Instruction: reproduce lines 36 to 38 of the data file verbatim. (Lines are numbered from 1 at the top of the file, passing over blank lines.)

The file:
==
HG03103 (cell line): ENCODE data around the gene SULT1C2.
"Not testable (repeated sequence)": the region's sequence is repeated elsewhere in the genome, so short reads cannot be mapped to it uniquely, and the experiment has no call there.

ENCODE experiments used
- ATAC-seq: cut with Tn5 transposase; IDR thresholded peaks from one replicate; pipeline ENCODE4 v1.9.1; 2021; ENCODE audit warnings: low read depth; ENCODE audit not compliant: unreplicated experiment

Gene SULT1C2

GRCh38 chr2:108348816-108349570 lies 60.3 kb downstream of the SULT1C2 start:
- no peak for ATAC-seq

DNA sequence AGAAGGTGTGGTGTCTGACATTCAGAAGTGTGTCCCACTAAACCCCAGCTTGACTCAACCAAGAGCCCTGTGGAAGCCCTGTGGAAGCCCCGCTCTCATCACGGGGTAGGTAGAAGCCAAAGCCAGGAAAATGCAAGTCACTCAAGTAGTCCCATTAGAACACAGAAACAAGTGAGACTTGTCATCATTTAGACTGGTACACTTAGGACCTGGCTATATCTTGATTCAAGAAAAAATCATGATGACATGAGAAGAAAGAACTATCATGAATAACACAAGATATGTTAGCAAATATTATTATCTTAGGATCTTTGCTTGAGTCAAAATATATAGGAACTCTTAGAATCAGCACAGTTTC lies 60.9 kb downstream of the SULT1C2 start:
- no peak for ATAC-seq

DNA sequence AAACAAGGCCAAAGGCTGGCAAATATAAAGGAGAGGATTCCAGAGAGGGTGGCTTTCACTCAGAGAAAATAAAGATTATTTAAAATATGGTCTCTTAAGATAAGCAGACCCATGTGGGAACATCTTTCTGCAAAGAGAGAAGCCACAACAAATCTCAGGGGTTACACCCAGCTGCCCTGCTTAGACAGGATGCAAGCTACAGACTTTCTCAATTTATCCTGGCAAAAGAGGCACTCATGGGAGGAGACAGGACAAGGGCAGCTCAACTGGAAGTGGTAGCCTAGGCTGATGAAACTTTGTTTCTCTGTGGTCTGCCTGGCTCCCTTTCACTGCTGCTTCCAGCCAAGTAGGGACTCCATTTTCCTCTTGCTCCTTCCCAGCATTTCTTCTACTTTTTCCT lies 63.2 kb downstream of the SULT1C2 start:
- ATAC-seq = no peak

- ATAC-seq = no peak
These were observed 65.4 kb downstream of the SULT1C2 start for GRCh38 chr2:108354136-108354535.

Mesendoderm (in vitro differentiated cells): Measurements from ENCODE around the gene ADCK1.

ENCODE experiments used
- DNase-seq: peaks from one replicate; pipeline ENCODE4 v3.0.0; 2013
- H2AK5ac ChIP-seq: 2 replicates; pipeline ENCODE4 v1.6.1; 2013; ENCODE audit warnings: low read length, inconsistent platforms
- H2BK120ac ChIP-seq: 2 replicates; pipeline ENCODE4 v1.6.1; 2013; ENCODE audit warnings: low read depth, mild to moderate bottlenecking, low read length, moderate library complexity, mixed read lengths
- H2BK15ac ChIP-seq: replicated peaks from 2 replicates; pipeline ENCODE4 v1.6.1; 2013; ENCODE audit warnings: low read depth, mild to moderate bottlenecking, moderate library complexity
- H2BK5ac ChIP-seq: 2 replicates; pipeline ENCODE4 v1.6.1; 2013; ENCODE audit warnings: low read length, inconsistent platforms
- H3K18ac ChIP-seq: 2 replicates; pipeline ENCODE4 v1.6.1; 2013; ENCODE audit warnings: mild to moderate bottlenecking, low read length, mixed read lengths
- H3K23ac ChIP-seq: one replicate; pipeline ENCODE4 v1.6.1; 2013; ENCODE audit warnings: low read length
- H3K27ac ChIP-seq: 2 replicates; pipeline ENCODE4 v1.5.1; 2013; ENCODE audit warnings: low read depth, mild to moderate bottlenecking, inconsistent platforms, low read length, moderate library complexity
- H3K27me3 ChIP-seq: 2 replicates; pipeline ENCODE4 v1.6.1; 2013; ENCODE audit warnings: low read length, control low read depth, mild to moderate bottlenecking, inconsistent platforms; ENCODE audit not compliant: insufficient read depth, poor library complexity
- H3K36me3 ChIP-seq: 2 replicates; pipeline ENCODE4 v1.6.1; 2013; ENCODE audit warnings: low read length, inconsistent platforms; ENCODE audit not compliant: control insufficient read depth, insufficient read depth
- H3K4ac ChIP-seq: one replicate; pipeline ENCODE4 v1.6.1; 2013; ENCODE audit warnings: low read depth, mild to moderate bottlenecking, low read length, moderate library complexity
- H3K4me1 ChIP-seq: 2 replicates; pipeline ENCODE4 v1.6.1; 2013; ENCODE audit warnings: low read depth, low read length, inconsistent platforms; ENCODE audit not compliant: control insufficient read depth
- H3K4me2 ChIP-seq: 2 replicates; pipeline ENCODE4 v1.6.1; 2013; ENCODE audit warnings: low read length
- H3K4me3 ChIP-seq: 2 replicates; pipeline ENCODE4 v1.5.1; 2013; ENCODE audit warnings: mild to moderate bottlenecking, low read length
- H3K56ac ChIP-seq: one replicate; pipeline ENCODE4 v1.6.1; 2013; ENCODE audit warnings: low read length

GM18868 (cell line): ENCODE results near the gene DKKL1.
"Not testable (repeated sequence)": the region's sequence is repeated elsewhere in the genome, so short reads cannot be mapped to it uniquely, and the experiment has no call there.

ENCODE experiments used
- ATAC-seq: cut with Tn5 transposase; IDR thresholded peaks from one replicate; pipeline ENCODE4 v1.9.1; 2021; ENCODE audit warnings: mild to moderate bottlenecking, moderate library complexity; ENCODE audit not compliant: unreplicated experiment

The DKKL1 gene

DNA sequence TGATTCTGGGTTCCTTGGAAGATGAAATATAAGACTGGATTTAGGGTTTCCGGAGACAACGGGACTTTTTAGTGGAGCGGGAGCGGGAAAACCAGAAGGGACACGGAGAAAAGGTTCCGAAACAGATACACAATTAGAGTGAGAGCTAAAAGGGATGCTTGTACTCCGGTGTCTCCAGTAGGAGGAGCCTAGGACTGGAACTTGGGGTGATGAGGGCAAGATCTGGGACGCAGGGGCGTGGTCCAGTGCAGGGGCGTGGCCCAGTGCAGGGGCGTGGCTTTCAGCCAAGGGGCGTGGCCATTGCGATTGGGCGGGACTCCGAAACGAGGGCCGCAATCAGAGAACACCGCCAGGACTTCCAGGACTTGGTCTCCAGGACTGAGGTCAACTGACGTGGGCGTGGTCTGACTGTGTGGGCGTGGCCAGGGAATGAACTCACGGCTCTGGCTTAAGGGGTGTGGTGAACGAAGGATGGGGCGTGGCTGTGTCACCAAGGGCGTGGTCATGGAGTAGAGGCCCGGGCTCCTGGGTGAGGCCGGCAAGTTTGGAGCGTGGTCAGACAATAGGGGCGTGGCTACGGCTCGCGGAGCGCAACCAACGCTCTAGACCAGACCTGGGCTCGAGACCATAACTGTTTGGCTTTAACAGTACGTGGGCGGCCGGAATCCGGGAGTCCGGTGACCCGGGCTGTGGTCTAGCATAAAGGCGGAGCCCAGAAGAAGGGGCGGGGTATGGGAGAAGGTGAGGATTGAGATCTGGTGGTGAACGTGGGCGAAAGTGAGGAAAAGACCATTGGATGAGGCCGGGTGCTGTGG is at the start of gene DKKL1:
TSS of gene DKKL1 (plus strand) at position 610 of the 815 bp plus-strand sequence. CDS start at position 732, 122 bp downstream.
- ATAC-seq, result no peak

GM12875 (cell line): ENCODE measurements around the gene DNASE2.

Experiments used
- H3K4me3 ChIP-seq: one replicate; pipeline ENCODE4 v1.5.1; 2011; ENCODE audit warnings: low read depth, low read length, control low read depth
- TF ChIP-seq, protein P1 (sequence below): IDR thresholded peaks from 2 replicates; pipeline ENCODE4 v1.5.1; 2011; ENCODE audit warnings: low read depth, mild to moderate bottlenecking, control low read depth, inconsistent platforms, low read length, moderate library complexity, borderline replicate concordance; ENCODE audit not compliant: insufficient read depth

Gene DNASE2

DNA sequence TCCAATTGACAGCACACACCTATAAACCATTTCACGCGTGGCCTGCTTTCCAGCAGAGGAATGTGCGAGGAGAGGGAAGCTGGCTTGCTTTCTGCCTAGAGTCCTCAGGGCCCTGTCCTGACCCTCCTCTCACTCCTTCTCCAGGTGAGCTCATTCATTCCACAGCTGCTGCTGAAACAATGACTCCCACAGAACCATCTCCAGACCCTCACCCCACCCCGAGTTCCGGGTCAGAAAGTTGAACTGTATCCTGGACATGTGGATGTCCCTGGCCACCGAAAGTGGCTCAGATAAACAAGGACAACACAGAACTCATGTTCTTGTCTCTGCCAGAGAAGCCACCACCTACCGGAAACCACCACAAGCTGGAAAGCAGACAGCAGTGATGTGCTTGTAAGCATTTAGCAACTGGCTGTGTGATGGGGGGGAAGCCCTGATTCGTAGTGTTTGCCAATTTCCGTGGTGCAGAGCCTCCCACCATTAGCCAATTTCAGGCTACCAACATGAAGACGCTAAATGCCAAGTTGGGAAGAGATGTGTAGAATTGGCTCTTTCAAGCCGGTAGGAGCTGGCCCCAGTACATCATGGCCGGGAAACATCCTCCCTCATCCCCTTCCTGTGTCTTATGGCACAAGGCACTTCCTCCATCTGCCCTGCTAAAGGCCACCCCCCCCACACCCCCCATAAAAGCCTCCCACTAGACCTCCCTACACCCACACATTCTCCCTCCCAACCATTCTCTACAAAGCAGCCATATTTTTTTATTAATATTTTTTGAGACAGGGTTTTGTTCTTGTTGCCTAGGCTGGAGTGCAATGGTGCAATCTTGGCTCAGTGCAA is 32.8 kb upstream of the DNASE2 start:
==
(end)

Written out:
DNA sequence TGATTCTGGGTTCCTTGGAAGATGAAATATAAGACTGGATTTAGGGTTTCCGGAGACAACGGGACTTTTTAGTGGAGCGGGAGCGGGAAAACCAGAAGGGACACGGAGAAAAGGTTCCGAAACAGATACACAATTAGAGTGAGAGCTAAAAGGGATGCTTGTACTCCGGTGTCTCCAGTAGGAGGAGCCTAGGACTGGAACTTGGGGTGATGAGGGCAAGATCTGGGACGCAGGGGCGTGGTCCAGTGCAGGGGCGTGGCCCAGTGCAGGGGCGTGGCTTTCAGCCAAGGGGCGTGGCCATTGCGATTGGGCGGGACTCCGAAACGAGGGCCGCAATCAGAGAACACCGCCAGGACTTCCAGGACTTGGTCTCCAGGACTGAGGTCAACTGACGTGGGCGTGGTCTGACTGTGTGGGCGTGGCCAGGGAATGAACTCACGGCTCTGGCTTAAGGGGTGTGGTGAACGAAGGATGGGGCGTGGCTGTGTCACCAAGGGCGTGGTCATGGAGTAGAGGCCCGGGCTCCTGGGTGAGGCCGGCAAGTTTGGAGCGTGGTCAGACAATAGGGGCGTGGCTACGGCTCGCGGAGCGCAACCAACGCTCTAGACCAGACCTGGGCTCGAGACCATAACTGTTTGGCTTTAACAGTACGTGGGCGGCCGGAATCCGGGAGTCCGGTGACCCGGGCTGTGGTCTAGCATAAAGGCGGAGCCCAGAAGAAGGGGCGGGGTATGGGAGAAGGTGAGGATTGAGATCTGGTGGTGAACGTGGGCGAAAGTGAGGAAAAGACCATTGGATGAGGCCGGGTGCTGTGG is at the start of gene DKKL1:
TSS of gene DKKL1 (plus strand) at position 610 of the 815 bp plus-strand sequence. CDS start at position 732, 122 bp downstream.
- ATAC-seq, result no peak